He will teach our children that it is good and right for our daughters to have only one valid role to aspire toward: being a mother in Zion. They will be taught by my husband that in order to prove their love to him, they must embrace this one role and nurture all their children to the best of their ability. But for some reason, my husband chooses not to show our children my nurturing skills. They will have no example of my nature as a guide to follow.
But wait! There is that one song among hundreds of hymns which glorify my husband as God ~ ”O My Father” which mentions me once:
”In the heav’ns are parents single?
No, the thought makes reason stare!
Truth is reason; truth eternal
Tells me I’ve a mother there.”
Not sure how that one line is helpful to my children, but hey! It’s something. And I love music, but of course my children won’t know that about me either. And when any of our children think of me enough to actually pray to me publicly…well. That’s a huge no-no. My husband doesn’t like this. My sons who have the power to act in my husband’s name will admonish any of my children who dare to pray to me openly, and if they won’t cease such a practice, they will be punished, seriously risking their chance to live in my presence again someday in the top level of heaven.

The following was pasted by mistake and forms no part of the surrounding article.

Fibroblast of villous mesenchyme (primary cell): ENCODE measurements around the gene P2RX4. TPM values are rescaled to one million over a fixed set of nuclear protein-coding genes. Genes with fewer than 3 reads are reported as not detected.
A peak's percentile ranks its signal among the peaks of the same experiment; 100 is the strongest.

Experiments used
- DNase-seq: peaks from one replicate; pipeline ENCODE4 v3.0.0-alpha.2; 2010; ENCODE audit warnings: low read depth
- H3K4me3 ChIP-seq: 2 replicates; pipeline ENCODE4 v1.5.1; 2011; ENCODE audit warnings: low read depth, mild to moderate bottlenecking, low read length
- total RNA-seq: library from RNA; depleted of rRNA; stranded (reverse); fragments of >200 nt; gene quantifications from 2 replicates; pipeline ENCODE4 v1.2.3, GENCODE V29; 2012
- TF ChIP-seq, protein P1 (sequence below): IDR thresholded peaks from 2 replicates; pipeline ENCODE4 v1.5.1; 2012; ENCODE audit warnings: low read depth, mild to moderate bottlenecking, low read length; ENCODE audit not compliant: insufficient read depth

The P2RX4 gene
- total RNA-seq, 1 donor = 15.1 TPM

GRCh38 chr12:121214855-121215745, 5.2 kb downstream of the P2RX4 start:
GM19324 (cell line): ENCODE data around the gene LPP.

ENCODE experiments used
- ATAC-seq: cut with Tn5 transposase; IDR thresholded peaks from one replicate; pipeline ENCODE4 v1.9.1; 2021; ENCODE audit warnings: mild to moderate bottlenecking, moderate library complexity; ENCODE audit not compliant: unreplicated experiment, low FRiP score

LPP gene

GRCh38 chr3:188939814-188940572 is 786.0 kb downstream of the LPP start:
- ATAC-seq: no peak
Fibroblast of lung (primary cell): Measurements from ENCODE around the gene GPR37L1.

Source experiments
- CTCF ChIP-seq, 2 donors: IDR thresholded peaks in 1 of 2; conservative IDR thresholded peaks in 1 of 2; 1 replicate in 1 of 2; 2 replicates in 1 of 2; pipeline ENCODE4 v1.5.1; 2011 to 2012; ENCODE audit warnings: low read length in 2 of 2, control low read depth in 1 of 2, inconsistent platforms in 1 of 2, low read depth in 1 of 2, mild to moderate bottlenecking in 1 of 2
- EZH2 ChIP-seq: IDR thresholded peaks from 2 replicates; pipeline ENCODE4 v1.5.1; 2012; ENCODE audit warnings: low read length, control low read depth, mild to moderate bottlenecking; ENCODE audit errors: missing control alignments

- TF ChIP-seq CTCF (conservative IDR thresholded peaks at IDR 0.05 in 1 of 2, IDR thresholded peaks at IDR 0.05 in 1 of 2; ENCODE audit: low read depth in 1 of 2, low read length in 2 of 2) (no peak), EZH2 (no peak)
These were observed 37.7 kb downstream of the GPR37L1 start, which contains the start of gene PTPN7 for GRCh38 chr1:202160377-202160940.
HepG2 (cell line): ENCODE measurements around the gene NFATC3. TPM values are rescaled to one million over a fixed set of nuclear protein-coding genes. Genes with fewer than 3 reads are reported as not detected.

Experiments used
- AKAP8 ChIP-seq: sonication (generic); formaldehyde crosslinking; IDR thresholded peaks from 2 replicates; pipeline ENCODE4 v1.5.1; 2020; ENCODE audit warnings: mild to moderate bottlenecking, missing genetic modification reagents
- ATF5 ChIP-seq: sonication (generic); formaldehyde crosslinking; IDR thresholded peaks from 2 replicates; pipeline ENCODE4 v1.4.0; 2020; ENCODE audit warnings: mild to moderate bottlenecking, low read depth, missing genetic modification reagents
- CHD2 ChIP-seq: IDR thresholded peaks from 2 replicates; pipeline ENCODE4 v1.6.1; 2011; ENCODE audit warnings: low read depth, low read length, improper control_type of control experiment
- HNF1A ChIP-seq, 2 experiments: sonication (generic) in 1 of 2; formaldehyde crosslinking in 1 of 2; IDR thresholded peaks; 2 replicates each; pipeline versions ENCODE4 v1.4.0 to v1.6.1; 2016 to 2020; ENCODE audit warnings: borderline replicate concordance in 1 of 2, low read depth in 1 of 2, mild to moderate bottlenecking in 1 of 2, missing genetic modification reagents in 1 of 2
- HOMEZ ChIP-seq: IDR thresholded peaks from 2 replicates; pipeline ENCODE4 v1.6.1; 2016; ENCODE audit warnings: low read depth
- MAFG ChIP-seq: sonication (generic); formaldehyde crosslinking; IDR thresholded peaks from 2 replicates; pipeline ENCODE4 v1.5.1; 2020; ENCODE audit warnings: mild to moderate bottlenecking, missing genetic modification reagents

When my children finish their mortal testing, they will be made to stand before my husband and his favorite son, who will together judge each of my children to determine which is worthy to live in the celestial kingdom and which will not. I will not be part of the judging process. In all their sinning on earth, my children were expected to pray to my husband for forgiveness and mercy, I had nothing whatever to do with any of that. This is sad, since I am merciful, loving, and kind, and a good judge of my children’s hearts. I also know that my children who don’t make it to the top level of heaven will never be allowed to see me or my husband because we will not visit the lesser kingdoms. Those children will be alone for eternity. Too bad.
The truth is, if this is the way it is to be for me as a goddess, I much prefer to be single and alone in hell than married to such a man as God at my side who has no problem keeping me as an unmentionable afterthought in the lives of our children.
November 18, 2007